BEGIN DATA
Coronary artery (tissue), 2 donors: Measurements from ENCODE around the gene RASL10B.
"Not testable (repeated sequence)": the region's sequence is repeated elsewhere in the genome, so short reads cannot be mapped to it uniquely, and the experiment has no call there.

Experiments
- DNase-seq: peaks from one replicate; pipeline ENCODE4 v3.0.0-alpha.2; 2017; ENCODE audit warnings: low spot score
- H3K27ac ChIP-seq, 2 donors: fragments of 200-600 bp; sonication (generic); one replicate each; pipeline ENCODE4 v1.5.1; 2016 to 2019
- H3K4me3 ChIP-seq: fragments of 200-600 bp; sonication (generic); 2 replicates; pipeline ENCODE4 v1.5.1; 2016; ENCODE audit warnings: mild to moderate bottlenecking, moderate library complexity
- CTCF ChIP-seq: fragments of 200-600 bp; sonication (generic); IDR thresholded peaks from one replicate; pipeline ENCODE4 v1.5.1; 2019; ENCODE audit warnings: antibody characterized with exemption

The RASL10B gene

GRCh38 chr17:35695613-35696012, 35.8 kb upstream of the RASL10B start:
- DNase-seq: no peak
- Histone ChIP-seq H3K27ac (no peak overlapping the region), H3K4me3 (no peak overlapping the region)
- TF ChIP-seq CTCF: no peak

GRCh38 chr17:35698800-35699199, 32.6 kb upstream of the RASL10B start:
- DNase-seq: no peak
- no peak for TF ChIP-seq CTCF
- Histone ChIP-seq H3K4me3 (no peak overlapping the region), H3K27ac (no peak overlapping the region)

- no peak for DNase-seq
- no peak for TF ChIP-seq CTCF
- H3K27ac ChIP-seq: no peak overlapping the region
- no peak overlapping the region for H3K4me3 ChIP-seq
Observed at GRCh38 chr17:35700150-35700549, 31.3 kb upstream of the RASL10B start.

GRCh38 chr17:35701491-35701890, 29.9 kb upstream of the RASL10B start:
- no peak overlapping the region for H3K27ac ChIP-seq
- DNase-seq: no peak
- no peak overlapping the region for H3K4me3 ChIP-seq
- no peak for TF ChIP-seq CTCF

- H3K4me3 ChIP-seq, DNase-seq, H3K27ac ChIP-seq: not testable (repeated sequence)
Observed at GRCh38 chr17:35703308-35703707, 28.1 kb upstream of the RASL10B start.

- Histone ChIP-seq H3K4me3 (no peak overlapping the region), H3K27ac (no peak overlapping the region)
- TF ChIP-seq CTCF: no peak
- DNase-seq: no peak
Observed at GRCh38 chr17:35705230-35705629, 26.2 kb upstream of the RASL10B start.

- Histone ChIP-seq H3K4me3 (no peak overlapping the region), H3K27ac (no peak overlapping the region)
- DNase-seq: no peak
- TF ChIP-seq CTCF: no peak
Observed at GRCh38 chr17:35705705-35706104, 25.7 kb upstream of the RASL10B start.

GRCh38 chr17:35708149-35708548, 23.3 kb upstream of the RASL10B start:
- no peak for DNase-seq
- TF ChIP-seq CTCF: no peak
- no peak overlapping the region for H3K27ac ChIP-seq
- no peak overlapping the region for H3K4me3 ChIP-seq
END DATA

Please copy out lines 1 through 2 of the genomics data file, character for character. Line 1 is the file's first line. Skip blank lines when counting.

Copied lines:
Coronary artery (tissue), 2 donors: Measurements from ENCODE around the gene RASL10B.
"Not testable (repeated sequence)": the region's sequence is repeated elsewhere in the genome, so short reads cannot be mapped to it uniquely, and the experiment has no call there.